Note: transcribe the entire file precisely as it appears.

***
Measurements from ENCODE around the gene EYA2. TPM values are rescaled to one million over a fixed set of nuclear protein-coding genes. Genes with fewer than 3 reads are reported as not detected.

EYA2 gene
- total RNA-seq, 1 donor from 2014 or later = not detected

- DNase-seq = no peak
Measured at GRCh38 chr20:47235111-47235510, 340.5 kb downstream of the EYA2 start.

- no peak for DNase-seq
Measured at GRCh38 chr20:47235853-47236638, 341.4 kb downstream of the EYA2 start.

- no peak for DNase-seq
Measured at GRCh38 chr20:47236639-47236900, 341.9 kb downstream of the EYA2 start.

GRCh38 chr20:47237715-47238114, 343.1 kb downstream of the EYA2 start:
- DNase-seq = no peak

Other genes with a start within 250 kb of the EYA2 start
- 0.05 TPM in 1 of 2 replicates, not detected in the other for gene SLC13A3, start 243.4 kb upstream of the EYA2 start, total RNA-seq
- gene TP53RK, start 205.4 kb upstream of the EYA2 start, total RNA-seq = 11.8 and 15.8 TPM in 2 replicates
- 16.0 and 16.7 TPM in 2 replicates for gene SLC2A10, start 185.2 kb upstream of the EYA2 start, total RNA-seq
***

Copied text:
Measurements from ENCODE around the gene EYA2. TPM values are rescaled to one million over a fixed set of nuclear protein-coding genes. Genes with fewer than 3 reads are reported as not detected.

EYA2 gene
- total RNA-seq, 1 donor from 2014 or later = not detected

- DNase-seq = no peak
Measured at GRCh38 chr20:47235111-47235510, 340.5 kb downstream of the EYA2 start.

- no peak for DNase-seq
Measured at GRCh38 chr20:47235853-47236638, 341.4 kb downstream of the EYA2 start.

- no peak for DNase-seq
Measured at GRCh38 chr20:47236639-47236900, 341.9 kb downstream of the EYA2 start.

GRCh38 chr20:47237715-47238114, 343.1 kb downstream of the EYA2 start:
- DNase-seq = no peak

Other genes with a start within 250 kb of the EYA2 start
- 0.05 TPM in 1 of 2 replicates, not detected in the other for gene SLC13A3, start 243.4 kb upstream of the EYA2 start, total RNA-seq
- gene TP53RK, start 205.4 kb upstream of the EYA2 start, total RNA-seq = 11.8 and 15.8 TPM in 2 replicates
- 16.0 and 16.7 TPM in 2 replicates for gene SLC2A10, start 185.2 kb upstream of the EYA2 start, total RNA-seq